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Ship DAVIDSON is named in honor of George Davidson, a pioneer scientist and surveyor on thegeorge davidson west coast, who spent most of the 61 years from 1850 to 1911, in service to the citizens of California, Oregon, Washington, and Alaska. He was born in Nottingham, England, May 9, 1825, and emigrated with his parents to the United States in 1832. They settled in Philadelphia, and he became a student at the Central High School in 1843 where he studied under Alexander Dallas Bache prior to Bache's appointment as the second Superintendent of the Coast Survey. In 1845 Bache selected Davidson as his clerk and he came to work at headquarters. Davidson was not entirely happy with such a sedentary existence as he included within his address in many letters the following notation, "Washington, D(reary) C(ity)". Davidson was ready to head for the field.

In 1846 Davidson served on the Gulf Coast as an aid in the company of Assistant Robert Fauntleroy. Fauntleroy befriended Davidson and taught him the techniques of geodesy in the field. During the winter months, he took him to his home in New Harmony, Indiana, a colony of intellectuals and social experimenters seeking a utopian society. Here Davidson met his future wife, Ellinor Fauntleroy, although they did not marry until 1858.

George Davidson's greatest works were on the Pacific Coast where he began work in 1850. His early work was concerned with the establishment of accurate latitude and longitude for the prominent points along the coast. He began with Point Conception, thence Point Pinos near Monterey, down to San Diego, and then up to Cape Disappointment at the mouth of the Columbia River. In July 1851, Davidson and his crew proceeded to Neah Bay at the entrance to the Straits of Juan de Fuca.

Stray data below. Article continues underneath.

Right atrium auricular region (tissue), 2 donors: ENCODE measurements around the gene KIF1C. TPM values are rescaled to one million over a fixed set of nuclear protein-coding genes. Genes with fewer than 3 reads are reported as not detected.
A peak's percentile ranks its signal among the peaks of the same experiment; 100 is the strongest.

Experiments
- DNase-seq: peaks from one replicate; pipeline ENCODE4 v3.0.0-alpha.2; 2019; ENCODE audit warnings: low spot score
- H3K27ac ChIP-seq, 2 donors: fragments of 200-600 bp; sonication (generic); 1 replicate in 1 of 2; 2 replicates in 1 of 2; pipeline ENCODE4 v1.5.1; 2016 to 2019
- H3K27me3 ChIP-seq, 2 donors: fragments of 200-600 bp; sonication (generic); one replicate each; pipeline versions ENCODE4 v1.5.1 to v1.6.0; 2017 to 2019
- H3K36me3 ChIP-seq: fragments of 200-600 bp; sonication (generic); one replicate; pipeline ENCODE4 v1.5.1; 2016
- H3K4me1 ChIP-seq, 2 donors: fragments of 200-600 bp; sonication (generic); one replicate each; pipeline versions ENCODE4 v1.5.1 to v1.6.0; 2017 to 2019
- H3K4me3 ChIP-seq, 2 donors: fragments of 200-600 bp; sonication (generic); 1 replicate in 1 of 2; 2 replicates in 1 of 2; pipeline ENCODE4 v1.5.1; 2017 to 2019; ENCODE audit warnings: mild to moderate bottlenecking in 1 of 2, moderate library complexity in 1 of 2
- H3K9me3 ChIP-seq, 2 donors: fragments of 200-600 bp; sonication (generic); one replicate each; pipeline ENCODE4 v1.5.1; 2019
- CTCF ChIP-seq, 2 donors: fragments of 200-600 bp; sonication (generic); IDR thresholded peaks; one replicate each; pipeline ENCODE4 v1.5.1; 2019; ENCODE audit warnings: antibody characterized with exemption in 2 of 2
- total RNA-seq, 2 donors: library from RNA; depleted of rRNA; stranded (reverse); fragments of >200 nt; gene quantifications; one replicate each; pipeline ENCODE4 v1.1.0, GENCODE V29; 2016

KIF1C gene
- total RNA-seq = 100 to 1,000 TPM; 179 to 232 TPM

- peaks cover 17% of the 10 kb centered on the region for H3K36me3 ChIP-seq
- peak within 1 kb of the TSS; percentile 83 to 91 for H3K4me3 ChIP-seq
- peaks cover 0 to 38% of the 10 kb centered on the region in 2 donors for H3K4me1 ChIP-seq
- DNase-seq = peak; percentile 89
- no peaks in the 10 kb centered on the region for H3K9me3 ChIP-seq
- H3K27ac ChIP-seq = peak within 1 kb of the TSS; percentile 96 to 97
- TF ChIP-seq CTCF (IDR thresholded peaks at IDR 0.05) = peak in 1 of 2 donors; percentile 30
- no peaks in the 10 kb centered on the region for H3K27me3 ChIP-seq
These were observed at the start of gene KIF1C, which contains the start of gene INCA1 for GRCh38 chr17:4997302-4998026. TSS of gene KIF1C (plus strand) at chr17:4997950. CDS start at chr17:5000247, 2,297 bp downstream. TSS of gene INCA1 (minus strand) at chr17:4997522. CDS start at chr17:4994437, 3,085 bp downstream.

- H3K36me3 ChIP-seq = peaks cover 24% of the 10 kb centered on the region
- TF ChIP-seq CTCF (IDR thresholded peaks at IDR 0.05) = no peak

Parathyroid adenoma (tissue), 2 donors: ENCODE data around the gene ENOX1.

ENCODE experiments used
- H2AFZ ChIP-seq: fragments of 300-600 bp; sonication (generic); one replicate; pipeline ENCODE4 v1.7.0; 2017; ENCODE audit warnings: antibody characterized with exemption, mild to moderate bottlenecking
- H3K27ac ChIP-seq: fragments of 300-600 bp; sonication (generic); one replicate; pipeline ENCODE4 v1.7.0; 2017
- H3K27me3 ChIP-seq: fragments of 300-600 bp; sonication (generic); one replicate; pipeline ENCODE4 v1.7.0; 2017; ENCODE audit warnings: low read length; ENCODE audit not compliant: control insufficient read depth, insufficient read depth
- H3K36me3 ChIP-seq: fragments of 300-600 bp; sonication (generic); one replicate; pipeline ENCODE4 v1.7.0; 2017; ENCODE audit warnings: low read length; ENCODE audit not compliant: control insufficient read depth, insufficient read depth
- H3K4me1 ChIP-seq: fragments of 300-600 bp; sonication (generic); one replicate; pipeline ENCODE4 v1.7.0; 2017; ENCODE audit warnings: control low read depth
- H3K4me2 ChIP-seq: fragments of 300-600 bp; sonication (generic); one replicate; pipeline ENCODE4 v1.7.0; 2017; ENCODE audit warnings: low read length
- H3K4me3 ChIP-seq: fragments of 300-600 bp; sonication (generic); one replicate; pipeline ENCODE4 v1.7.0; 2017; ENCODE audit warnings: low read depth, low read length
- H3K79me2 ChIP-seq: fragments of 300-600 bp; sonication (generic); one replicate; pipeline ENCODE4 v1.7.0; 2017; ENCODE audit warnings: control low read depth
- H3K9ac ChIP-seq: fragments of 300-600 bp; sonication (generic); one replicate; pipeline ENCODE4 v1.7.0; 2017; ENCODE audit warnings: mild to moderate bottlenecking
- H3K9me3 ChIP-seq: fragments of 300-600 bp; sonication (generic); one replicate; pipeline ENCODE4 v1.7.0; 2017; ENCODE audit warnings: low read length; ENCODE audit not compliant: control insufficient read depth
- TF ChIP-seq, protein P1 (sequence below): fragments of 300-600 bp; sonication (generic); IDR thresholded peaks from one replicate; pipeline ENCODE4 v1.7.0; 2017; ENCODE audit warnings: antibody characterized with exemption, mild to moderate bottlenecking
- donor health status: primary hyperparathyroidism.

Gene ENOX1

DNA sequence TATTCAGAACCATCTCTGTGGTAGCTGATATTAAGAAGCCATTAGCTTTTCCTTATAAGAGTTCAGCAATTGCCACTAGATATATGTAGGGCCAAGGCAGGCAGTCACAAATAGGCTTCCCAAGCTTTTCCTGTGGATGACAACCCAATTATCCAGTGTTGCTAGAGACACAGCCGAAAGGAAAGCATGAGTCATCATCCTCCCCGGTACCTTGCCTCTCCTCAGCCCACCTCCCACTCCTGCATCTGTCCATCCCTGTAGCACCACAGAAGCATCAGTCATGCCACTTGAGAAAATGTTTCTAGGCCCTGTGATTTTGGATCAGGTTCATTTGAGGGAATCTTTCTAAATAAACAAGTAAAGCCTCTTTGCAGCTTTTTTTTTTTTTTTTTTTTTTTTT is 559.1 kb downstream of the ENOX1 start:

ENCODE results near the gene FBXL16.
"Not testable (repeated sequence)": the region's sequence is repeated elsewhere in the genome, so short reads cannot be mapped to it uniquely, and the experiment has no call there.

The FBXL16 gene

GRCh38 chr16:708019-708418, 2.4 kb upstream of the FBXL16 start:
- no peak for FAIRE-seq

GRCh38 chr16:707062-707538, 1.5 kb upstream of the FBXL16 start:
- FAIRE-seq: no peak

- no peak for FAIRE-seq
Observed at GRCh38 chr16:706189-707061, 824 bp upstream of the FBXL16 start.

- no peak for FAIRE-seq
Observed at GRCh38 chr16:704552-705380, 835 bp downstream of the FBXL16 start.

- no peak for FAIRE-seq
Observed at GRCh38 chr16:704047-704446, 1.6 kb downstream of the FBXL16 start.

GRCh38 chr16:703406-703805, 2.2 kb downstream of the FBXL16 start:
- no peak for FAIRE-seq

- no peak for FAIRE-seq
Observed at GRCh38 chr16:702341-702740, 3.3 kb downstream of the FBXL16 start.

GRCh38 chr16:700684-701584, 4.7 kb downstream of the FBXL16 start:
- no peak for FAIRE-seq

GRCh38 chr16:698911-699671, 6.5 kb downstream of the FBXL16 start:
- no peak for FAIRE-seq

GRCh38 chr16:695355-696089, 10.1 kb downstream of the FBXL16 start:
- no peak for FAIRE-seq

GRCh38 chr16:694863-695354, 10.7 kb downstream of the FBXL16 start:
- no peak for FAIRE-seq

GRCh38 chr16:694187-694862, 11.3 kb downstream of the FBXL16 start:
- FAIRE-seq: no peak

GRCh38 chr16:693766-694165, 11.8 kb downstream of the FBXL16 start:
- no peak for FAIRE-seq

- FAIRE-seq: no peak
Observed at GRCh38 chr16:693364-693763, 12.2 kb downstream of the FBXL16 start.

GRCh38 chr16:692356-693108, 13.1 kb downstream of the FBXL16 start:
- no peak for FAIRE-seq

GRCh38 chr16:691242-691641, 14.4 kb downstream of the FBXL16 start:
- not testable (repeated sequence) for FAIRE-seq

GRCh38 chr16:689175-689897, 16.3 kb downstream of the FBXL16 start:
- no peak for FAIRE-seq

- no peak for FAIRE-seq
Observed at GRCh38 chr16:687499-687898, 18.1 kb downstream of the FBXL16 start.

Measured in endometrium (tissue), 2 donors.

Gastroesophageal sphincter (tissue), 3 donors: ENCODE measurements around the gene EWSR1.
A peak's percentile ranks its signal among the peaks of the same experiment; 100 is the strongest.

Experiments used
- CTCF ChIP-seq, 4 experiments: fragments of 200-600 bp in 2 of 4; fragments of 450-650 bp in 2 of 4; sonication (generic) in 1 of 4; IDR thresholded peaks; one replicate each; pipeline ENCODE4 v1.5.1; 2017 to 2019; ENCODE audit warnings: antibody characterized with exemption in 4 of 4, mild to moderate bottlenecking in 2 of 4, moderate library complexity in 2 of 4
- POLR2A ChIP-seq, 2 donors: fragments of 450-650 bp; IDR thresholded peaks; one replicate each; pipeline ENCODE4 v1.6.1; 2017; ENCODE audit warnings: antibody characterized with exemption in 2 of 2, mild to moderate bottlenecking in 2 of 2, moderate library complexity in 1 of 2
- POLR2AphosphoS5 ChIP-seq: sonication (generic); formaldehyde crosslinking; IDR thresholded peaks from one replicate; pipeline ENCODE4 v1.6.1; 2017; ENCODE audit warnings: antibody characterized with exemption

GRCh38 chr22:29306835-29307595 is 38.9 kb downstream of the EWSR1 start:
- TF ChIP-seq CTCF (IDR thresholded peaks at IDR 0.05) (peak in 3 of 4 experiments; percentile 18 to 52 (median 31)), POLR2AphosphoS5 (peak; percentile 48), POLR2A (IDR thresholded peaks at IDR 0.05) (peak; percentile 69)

While at Neah Bay, the survey party encountered hostility from the native populace. Although the local Indians were afraid of possible retaliation from the United States Government if they attacked Davidson's party, Indians from Vancouver Island were not. A fleet of large canoes from Vancouver Island containing at least 150 Indians anchored in the kelp offshore. The Coast Survey party, numbering nine total, built breastworks and loaded all available weapons such that each man could fire 60 shots without reloading. No attack ensued as the reconnaissance parties from the Indian group always found an armed guard. That Davidson and the other members of his party were crack shots and had great physical courage, sometimes exceeding foolhardiness, is illustrated by the following account in the Autobiography of James S. Lawson. Lawson was Davidson's principal assistant on the west coast for many years. A few years after the Neah Bay incident, Davidson's party had occasion to inport at Victoria, British Columbia.